Mt Hutt, New Zealand (2 July 2015) - New Zealand Winter Paralympians Adam Hall and Corey Peters offered a group of adaptive skiers and snowboarders an insight into high performance training and competition during a three day talent identification and development camp held at Canterbury’s Mt Hutt ski field last weekend, 26-28 June.
The Mt Hutt camp was the last of three camps delivered by Snow Sports NZ as part of its Snow Sports Youth and Women Talent Identification Programme. The programme is supported by the Agitos Foundation and Paralympics New Zealand. The Agitos Foundation is the leading global organisation developing sport activities for people with an impairment as a tool for changing lives.
The aim of the camp was to give the participants clear direction on the competitive sport pathway from starting out as an adaptive snow sports athlete to winning medals on the world stage. As well as coaching the athletes, the camp also provided a mentoring opportunity for coaches new to adaptive snow sports who were able to work alongside experienced coaches.
“It’s important that coaches used to working with able bodied athletes understand the capabilities of our adaptive athletes,” explains Snow Sports NZ Adaptive Manager, Jane Stevens.
The athletes - four skiers and two snowboarders - experienced three intensive days of on and off snow coaching, race training and performance planning. The importance of maintaining good nutrition and a fitness regime were also reinforced.
Three time Paralympian and Vancouver gold medallist Adam Hall and current double World Champion and Sochi Paralympic silver medallist Corey Peters were on hand to offer practical advice.
Adam Hall gave an inspiring talk, recounting his experiences from first time skier to becoming a Paralympic gold medallist and emphasised the positive impact the Paralympic movement has had on all aspects of his life.
Carl Murphy, who represented NZ in para-snowboarding at the Sochi Games, was unable to attend this camp due to an injury but has mentored up and coming athletes as part of the Talent Identification and Development Programme at camps held last season.
The camp was also an opportunity for the athletes to be classified to compete at national level events. Classification provides a structure for competition and determines the level to which an athlete’s impairment leads to a competitive disadvantage in sport. The classification system has to be put in place to minimize the impact of impairments on sport performance and to ensure the success of an athlete is determined by skill, fitness, power, endurance, tactical ability and mental focus.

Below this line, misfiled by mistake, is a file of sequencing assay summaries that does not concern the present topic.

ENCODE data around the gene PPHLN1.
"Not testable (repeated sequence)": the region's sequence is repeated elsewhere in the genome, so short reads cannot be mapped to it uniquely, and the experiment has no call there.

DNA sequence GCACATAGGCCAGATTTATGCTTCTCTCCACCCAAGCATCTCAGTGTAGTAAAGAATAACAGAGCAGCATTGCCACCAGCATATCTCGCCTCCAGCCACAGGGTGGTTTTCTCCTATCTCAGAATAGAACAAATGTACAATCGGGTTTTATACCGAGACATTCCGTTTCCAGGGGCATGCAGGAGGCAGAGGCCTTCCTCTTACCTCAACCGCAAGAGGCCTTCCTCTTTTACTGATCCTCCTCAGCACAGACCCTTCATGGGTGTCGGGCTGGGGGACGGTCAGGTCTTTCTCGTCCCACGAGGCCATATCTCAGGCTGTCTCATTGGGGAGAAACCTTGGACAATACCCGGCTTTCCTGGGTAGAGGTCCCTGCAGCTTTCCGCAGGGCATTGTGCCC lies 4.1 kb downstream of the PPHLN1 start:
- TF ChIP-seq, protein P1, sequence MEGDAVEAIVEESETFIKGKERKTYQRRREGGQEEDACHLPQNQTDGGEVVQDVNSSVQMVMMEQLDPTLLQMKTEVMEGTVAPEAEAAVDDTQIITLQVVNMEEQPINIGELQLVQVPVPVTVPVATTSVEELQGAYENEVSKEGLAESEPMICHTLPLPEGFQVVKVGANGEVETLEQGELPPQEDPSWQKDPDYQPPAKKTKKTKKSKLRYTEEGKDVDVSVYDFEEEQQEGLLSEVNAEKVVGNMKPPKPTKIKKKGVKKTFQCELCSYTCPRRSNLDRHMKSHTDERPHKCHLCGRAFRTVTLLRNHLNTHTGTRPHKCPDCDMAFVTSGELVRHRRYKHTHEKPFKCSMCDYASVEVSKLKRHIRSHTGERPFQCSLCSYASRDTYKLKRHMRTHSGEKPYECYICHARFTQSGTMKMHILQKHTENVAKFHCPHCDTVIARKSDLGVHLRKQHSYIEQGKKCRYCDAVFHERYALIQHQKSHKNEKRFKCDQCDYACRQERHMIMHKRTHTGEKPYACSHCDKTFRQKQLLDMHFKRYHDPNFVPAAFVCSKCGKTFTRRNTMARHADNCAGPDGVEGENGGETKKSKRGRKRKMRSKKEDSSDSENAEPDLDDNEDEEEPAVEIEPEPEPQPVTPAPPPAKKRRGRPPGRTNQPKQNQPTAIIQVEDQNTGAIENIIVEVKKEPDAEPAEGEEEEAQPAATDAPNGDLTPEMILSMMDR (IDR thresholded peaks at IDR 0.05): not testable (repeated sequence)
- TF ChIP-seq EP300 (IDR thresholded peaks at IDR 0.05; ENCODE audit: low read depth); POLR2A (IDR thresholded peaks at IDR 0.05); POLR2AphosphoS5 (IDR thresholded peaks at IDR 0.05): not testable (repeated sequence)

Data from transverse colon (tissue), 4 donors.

Some of the camp participants will have their first taste of competition and to be classified at international level this season with Snow Sports NZ running IPC (International Paralympic Committee) National Championships and Southern Hemisphere Cups running as part of the Audi quattro Winter Games NZ in August.
“This Agitos Foundation Talent Identification and Development Camps have been vital in providing new athletes with the understanding and skills required to strive towards being future Paralympic representatives and medallists,” says Jane Stevens.
Follow up camps will be held for athletes identified at earlier camps who were unable to participate in last weekend’s camp at Mt Hutt.
“Snow Sports NZ is excited to see talented new athletes committed to following a competitive pathway. We look forward to helping these athletes to achieve their goals and seeing them continue New Zealand’s proud history of success in adaptive snow sports.”